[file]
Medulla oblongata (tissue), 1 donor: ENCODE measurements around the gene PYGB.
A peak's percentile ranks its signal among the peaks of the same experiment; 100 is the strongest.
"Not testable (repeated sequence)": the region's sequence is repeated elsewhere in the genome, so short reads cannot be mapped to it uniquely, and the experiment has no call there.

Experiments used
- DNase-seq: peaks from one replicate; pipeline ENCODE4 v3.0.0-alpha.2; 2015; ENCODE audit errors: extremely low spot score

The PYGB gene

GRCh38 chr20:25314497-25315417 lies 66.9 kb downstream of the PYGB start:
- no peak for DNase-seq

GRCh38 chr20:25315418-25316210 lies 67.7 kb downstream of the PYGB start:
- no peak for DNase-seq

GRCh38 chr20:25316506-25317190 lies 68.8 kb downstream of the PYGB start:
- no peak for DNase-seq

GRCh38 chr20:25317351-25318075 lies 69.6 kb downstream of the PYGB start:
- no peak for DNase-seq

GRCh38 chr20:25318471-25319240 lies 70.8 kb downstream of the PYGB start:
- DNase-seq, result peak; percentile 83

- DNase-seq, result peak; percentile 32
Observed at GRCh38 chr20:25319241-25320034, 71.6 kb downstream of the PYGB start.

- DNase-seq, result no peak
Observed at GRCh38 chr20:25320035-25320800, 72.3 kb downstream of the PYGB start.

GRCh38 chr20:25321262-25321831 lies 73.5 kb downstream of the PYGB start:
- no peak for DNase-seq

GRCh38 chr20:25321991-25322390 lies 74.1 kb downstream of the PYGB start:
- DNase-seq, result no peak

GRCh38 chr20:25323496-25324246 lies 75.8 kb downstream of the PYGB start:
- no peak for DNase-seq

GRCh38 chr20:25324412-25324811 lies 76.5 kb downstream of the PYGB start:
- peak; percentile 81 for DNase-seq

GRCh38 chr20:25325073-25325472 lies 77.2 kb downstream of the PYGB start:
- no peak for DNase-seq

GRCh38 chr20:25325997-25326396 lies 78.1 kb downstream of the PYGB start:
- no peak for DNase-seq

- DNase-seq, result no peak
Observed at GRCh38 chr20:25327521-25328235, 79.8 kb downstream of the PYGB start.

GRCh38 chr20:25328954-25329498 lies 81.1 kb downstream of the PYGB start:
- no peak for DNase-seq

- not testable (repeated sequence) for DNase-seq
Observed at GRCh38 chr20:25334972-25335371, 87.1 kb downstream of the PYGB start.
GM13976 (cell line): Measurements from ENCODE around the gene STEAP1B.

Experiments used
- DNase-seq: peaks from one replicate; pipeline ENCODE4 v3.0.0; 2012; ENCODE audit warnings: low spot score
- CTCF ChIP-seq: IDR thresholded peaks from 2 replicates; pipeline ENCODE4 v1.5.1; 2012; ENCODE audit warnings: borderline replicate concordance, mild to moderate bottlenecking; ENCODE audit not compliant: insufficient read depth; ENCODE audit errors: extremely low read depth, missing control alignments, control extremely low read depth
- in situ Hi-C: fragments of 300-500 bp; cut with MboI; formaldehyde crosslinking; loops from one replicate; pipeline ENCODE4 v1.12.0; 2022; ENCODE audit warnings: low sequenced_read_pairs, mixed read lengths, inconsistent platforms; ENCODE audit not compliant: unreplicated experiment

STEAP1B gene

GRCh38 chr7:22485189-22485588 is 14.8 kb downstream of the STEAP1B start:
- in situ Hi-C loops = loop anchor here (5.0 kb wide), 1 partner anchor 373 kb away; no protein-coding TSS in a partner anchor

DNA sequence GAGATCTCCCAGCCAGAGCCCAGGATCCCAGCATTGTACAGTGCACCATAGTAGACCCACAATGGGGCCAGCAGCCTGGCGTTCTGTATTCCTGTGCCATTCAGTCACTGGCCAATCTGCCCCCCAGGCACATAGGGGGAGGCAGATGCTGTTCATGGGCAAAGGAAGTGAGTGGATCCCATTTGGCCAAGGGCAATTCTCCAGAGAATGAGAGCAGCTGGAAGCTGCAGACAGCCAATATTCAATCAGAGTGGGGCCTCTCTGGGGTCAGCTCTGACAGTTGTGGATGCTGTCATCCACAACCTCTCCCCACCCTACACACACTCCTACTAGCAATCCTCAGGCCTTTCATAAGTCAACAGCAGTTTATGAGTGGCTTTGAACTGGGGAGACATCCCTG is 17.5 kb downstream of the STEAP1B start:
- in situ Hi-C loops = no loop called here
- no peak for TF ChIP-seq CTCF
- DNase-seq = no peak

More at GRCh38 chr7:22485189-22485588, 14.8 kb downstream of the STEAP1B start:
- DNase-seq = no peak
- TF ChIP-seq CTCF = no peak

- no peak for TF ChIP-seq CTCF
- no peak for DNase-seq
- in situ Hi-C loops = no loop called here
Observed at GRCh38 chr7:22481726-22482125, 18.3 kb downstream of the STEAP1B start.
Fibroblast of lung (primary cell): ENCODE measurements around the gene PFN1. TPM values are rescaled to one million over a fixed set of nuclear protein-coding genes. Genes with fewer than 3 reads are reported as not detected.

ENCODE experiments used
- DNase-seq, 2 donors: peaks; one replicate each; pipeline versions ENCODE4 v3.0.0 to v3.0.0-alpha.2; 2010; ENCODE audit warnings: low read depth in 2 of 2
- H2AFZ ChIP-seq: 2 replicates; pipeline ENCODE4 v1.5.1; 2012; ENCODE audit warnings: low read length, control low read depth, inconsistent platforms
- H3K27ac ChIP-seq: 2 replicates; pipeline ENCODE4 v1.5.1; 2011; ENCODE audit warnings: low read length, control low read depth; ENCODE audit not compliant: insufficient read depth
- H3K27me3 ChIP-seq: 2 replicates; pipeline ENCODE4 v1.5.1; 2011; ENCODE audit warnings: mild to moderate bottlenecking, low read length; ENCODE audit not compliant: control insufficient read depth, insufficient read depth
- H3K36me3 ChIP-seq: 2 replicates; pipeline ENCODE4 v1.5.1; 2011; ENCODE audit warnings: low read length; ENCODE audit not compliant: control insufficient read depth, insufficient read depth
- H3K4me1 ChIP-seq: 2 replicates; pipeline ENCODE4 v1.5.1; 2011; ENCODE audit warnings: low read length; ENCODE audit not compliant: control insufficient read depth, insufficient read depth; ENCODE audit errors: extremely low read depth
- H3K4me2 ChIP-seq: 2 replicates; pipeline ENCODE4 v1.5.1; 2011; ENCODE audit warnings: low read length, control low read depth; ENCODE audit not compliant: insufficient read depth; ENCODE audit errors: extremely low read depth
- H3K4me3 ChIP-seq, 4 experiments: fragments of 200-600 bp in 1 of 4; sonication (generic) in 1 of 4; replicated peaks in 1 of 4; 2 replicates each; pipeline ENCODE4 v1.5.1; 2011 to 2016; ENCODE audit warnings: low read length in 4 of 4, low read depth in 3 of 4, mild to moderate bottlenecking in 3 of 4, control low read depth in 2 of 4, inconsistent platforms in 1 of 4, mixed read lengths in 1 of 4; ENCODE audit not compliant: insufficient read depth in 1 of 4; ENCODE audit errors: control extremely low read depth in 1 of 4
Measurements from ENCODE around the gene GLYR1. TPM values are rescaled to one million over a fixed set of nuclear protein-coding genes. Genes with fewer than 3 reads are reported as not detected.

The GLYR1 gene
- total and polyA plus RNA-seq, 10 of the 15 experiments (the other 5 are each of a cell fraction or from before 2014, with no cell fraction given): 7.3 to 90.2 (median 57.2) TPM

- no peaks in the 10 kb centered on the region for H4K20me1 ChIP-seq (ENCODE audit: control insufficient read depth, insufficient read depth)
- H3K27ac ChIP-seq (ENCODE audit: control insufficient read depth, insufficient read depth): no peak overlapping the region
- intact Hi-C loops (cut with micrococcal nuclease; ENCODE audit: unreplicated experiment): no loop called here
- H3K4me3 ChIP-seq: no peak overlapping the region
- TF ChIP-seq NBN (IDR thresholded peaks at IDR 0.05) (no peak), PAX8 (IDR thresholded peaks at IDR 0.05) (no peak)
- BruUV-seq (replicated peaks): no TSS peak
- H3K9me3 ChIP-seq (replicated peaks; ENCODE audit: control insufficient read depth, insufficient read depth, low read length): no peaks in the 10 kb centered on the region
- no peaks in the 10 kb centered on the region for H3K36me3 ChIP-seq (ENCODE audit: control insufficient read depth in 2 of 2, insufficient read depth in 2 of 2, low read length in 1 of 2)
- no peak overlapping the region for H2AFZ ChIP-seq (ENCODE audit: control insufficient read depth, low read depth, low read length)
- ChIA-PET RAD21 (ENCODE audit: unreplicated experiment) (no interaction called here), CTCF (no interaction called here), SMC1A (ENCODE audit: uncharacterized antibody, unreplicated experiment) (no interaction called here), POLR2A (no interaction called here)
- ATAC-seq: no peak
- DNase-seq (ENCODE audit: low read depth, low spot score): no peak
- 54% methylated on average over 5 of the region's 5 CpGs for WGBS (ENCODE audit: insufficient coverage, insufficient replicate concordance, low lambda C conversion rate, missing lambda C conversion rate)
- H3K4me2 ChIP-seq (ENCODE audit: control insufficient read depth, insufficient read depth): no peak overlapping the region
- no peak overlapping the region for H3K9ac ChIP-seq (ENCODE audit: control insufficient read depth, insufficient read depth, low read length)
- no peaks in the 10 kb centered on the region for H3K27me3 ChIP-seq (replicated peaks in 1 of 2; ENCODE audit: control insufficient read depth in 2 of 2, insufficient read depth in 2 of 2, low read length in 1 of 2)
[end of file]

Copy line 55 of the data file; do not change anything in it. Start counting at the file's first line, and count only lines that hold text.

- no peak for DNase-seq